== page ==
Center for Media & Social Impact's Report on Journalism Asks, Who's Holding Documentary to Account?
The need for journalism about documentary filmmaking has never been greater. But this work is underfunded, undervalued, too little and too white, says a new report from American University’s Center for Media & Social Impact. A big part of the problem is that documentary filmmakers have never established any shared standards for journalists to hold them to.
Raising the Alarm
In an interview about his most recent film Roadrunner (2021), director Morgan Neville cheerfully revealed that he used artificial intelligence to recreate the voice of Anthony Bourdain. Was this a harmless use of contemporary technology to create a reenactment? Or did the director’s decision overstep an unspoken ethical boundary? How common is this, and what other fakery and trickery have been hidden from us in this and other films?
We don’t know. Journalists briefly raised the question, and some pointed fingers at Neville but the industry shrugged—just as Neville predicted. And Roadrunner became a hit.
This was just the latest news to remind us that a powerful storytelling medium, legitimized by its claims to truth and authenticity, is largely opaque and unaccountable.
The latest Center for Media & Social Impact study assesses the information ecology about documentary that is fueled by journalism. The State of Journalism on the Documentary Filmmaking Scene identifies major problems, and charts next steps for greater accountability. It resulted from interviews and meetings with 66 journalists, editors, curators, academics and funders. American University and the Ford Foundation provided funding for the study, although neither entity had any say in the research design or results.
Documentary Is Growing Faster than Its Standards
Documentary has gained major traction with audiences across the globe in recent years. Documentary theatrical releases have tripled in the last two decades. And streamers have discovered how popular they are—the category grew 120% last year over the year before.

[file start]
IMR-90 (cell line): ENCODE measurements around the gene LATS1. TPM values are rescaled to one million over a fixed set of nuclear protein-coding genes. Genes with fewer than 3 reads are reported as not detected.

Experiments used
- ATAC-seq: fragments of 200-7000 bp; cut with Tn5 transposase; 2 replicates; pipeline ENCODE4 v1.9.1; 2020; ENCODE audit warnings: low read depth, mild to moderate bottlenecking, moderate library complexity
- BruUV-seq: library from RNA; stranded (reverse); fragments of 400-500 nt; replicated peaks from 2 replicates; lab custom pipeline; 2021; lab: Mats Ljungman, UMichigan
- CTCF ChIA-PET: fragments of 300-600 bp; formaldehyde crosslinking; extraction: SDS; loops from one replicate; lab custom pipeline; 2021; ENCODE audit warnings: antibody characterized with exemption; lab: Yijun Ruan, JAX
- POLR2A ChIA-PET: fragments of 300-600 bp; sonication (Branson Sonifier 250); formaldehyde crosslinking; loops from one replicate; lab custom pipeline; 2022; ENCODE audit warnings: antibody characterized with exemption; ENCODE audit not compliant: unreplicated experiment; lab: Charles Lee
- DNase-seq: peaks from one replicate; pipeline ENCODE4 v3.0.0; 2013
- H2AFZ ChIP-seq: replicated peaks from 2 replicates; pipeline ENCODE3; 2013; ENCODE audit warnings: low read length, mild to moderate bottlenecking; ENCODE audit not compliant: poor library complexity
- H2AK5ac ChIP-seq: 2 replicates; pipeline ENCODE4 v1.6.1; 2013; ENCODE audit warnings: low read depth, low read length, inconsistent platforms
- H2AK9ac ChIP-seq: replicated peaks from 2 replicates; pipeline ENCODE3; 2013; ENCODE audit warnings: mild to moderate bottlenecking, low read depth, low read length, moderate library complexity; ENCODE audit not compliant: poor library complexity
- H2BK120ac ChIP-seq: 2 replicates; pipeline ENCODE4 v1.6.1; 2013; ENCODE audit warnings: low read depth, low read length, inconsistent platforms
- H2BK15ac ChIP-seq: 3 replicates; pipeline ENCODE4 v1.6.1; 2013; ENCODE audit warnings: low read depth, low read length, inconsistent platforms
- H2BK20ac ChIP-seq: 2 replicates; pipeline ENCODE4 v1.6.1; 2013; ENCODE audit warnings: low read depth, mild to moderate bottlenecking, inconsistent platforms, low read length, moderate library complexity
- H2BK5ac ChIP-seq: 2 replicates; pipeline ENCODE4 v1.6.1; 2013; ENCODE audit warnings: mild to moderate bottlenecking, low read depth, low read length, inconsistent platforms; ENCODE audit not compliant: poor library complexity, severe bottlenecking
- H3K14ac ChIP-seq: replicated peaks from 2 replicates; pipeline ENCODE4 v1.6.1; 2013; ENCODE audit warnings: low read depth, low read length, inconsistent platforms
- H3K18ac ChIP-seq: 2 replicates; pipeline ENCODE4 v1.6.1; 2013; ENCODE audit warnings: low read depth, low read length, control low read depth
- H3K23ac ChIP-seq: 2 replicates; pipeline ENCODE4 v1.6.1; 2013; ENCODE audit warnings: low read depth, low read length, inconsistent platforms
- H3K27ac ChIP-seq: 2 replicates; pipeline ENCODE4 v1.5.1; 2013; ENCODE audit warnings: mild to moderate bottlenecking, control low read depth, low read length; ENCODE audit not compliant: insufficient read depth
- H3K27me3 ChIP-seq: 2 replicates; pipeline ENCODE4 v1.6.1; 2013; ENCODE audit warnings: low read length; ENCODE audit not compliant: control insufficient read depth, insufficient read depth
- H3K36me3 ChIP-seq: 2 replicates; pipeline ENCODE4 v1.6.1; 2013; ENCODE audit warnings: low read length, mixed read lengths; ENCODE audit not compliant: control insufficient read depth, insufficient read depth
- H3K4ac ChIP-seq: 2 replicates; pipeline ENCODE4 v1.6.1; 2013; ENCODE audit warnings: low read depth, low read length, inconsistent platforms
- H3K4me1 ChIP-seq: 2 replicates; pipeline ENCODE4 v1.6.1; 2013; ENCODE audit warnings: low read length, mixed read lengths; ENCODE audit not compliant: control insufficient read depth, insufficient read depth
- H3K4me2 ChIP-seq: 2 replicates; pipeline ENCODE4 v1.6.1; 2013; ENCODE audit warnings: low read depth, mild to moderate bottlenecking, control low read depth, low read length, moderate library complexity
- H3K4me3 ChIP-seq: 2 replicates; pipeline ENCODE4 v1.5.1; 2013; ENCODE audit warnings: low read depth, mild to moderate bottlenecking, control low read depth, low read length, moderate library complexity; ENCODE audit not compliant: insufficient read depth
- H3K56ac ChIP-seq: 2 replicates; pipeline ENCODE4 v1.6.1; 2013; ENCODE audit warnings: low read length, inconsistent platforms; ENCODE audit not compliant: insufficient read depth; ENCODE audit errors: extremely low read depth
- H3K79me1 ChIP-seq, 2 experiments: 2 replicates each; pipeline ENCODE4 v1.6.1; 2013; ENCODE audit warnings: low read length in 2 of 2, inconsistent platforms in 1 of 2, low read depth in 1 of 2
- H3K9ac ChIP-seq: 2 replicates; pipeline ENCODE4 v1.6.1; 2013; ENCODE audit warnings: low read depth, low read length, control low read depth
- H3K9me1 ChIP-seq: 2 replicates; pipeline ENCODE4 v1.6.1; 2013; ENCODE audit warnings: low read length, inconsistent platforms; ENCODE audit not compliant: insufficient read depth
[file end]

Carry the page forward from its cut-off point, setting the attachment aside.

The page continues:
At the same time, journalism has been on the decline. Newsrooms across the country continue to shrink or disappear, and “news deserts” have opened up throughout the country. With the crisis, budgets for the beats and expertise that solid journalism depends on have been cut. Furthermore, arts journalism has always been uncomfortably close to public relations for the movie business. You can’t ask hard questions and count on that press pass the next time. And it’s always skewed white. Finally, there’s little public data on the documentary business, and that’s much worse with the rise of streamers.
Critics often find that, given deadlines, they have to take a documentary’s claims on face value. They don’t have the luxury of plunging into a reporting and fact-checking project. Some critics never got any information on how to analyze the documentary form.
Criticism skews white, along with beat journalism. We found a systemic lack of support and opportunity for BIPOC writers and other less-heard voices.
The Missing Piece
But the biggest issue of all, in the all-too-fragile environment for journalism about documentary filmmaking, is that the documentary field has never created a code of ethics or any other standards documents that documentarians commonly share. No member organization has such an anchoring document.
No wonder journalists don’t hold documentarians to standards—there currently aren’t any. Prof. Ginny Whitehouse told us bluntly, “In order to have an ethics discussion, you have to start with a common understanding of what’s ethical.”
What Would Help?
Our study participants had ideas about what would help the situation. A top suggestion was for documentarians to develop statements of shared values and expectations. This is already beginning in some areas. The disability organization FWD-Doc has created a guide for filmmakers dealing with disabled people and topics. The Documentary Accountability Working Group (to which we belong) released a first-draft version of its statement on values for documentary filmmaking at Blackstar. The Undocumented Filmmaker Collective is developing standards for filmmakers working with undocumented people in their films. These first steps are encouraging, but do not constitute an industry standard.
The people we interviewed also wanted to alert editors and other journalistic decision-makers of the importance to seeing documentary filmmaking as a contribution to public knowledge in the public sphere, not merely entertainment.
They saw opportunities for funders, to create more opportunities for BIPOC journalists, for media watchdogs on documentary, and for more focus on questions of ethics and accountability at public events.
The whole report provides many more suggestions, and is here.
Patricia Aufderheide is a professor at the School of Communication at American University. Marissa Woods is a filmmaker and arts researcher and is completing her MFA in Fine Arts at the School of Communication at American University.